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The Next Generation of Agritech: Key takeaways from the MEST Africa Summit 2019

Lundie Strom, MEST Africa Community Manager, Friday July 19th 2019

From June 10-12, 2019, MEST Africa hosted its annual Pan-African tech conference, the MEST Africa Summit, in Nairobi, Kenya. The Summit brought together top entrepreneurs, investors, executives and ecosystem players from across the globe to explore and discuss the latest in African tech.

Over the course of two days, seven panels invited industry experts on stage to engage with topics including the investors' perspective, data’s influence on the ‘new credit score,’ and which African country is the best home for a startup. Ashwin Ravichandran, MEST Africa Managing Director, facilitated the panel titled ‘Next Generation Agritech: The future of one of Africa’s most prolific sectors,’ to help Summit attendees dive deeper into one of the fastest-growing fields on the continent (no pun intended).

To begin, Ashwin asked panelists to comment on the talent aspect of the agritech value chain, from engaging youth potential to using current talent to help pass on knowledge and skills.

“Talent is one of the top bottlenecks in Kenyan agriculture right now,” said Grant Brooke (Executive Director, Twiga Foods). “We have the land and finances, but we need to work to create the would-be farmers who can manage and bring the land to production. We need to build more finishing schools and get more universities to prepare people for the marketplace in order to close the talent gap.” 

Faith S Kaoma (International Research Action Manager, Restless Development), who works to bring Ugandan youth into the industry, said, “A lot of youth experience difficulty uptaking the agricultural technology. Young people in rural areas have limited access to technology such as social media to help them learn, so they’ll learn from their peers or champions in the community instead. Peer to peer models have worked for us.”

When asked about some of the challenges of designing agritech systems and processes from a human-centric perspective, Tosh Juma (Managing Director, Nairobi, IDEO.org) said, “A lot of innovators design solutions for one end of the value chain or another, but rarely think about how they connect to each other. We have to think about what a farmer wants, what a vendor wants, and everything in the middle, and address all of that.”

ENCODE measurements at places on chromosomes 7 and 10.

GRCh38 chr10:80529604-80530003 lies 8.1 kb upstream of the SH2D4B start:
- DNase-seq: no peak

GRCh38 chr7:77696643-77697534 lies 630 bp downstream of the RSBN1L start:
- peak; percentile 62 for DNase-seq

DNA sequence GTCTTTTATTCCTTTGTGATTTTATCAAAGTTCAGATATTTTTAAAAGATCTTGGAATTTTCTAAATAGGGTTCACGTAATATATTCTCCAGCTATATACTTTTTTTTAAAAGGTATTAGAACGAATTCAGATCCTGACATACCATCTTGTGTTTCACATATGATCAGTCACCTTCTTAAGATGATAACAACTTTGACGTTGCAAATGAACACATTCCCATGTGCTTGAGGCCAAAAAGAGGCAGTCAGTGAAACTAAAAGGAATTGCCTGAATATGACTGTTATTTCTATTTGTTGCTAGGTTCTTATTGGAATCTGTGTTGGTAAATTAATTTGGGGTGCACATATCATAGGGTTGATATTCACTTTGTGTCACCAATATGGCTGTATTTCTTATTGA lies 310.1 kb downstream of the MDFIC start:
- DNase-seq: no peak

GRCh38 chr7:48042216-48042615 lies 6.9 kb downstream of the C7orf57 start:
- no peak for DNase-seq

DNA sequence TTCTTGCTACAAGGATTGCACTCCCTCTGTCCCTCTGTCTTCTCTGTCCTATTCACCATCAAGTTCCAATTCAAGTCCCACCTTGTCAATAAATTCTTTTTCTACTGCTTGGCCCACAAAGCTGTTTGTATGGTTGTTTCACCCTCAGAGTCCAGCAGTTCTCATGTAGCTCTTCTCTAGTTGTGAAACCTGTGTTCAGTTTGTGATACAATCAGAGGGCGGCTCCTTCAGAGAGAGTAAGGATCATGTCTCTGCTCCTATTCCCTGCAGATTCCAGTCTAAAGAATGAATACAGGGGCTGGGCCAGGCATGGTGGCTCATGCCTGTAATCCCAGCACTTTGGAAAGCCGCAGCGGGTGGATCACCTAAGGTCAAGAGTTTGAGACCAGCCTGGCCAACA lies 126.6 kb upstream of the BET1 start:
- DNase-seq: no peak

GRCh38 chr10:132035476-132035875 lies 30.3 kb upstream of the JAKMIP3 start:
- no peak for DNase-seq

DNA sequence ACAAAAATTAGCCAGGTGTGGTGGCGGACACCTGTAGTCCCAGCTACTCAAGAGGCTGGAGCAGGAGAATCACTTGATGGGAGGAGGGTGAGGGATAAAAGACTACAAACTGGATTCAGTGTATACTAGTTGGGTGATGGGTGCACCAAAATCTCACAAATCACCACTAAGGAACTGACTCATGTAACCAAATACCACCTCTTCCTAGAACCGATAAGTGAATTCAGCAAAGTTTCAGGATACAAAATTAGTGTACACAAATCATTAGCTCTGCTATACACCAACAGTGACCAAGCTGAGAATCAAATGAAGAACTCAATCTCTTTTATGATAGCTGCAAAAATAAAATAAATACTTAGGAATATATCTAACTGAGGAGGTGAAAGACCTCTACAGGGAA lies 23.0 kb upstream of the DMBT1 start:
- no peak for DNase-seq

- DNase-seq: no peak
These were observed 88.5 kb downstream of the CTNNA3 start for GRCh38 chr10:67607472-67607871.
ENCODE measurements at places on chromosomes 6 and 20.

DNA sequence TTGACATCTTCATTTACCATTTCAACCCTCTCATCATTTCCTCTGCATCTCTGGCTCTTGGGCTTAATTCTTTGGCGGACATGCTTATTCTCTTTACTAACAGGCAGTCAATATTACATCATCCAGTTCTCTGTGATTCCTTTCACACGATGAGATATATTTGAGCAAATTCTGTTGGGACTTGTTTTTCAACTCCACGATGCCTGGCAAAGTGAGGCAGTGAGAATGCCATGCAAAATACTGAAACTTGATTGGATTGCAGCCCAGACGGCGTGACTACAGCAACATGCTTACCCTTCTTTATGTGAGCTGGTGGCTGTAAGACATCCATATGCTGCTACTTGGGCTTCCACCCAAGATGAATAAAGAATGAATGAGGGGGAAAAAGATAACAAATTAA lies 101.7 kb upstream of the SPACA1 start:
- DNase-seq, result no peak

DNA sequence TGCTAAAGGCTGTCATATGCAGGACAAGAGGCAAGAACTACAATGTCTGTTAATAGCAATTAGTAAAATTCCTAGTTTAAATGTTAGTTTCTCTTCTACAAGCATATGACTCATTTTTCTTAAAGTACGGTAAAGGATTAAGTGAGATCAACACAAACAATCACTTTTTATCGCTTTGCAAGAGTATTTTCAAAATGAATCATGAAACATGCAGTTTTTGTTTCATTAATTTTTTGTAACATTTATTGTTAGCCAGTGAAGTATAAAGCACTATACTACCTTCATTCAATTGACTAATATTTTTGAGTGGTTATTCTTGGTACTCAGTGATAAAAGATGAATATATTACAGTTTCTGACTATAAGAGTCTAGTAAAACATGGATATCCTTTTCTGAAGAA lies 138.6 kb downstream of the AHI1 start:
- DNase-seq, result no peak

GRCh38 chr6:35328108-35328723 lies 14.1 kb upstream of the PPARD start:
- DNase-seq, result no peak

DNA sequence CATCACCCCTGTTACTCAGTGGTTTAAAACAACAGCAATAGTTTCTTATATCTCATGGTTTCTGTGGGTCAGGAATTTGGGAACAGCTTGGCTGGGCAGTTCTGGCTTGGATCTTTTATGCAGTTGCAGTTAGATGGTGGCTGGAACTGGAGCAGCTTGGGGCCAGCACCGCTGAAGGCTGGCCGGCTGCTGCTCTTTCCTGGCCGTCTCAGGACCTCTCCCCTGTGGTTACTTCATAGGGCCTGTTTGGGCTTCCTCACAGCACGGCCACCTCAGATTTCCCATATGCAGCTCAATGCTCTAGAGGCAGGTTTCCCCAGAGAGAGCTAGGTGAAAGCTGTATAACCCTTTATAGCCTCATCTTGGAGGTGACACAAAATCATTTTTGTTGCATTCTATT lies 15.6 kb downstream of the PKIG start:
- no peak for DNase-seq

But in order to get started, how do young entrepreneurs in the agricultural industry access the necessary funding? And once they do, how do they use it to scale successfully? 

Kwaku Owusu-Achaw (Business Development Advisor, Shell Foundation) stated, “At fundraising events you often find incredible entrepreneurs seeking funding, but investors only looking to give it from Series B onwards. There is not a lot of Series A funding in Agritech. We need to find a way to find more funding in the pre-seed and seed stages to provide that capital early on.”

“Venture capital requires compounding growth, which agriculture doesn’t generally do very well,” Grant added. “I see a lot of startups who are not venture-backable companies trying to access finance within the agricultural sector, where the only capital tools are venture tools. Right now only 1.5% of consumer finance in Kenya goes into agriculture, even though it makes up 30% of the GDP and 60% of employment. This is not the entrepreneur’s problem. It’s a problem incumbent upon investors and financial services to come up with better tools to service the marketplace.”

When asked about how technology such as social media has impacted the traditional value chain, John Kieti (COO, Ashoka) referenced his research. He's found that the number of people using new technologies to succeed in agriculture is growing consistently.

“There has been a massive increase in various social media activity surrounding agriculture, with some agricultural themed groups growing to 300-400 thousand people. So far I have found that about 84% of the people working in agriculture are actively using social media, especially Facebook, to improve their output,” he said.

And as the African population is expected to grow to 2 billion people by 2030, what does the future of agriculture on the continent look like in terms of designing for scale and productivity?

“One of the best things we can do in terms of designing for scale for at the moment is doing so from a tech literacy perspective,” Tosh said. “The segments that are currently farming are much older, and the adoption of tech is happening more with the youth. We will need to consider productivity by not using the same methods of our grandfathers.”

“For me, the future is in value chain efficiency,” John added. “We need to resolve the tension between optimising for food security and optimising for economic empowerment. At the moment, a lot of production is done inefficiently - so we need to look at what needs to be done to create more efficient producers, logistics providers, and distributors, and have that all informed by data.”

“Crop after crop is going to start being import-dependent if we don’t start looking at our production lines," Grant said in conclusion. "By 2025, when half of our population in Sub-Saharan Africa lives in cities, can we set up a closed loop between the demand of those urban cities, the financial structures to finance farmers, and logistical assets to pair the two together?” 

He concluded on a positive note, “These are solvable problems… and I think we’re going to get them solved.”

The future is bright! Thank you to all of our panelists for their contributions, and we look forward to more insightful conversations at the next MEST Africa Summit.

For more, read the full MEST Africa Summit 2019 recap here.